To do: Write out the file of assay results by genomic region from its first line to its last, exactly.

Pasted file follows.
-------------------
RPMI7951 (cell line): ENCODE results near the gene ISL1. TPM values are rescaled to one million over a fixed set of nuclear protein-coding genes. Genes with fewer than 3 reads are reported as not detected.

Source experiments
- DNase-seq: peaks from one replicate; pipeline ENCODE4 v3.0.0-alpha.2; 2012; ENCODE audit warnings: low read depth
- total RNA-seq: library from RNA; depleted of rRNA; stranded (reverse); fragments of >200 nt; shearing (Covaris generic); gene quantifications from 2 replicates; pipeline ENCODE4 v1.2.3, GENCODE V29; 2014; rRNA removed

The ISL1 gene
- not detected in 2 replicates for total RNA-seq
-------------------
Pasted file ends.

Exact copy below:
RPMI7951 (cell line): ENCODE results near the gene ISL1. TPM values are rescaled to one million over a fixed set of nuclear protein-coding genes. Genes with fewer than 3 reads are reported as not detected.

Source experiments
- DNase-seq: peaks from one replicate; pipeline ENCODE4 v3.0.0-alpha.2; 2012; ENCODE audit warnings: low read depth
- total RNA-seq: library from RNA; depleted of rRNA; stranded (reverse); fragments of >200 nt; shearing (Covaris generic); gene quantifications from 2 replicates; pipeline ENCODE4 v1.2.3, GENCODE V29; 2014; rRNA removed

The ISL1 gene
- not detected in 2 replicates for total RNA-seq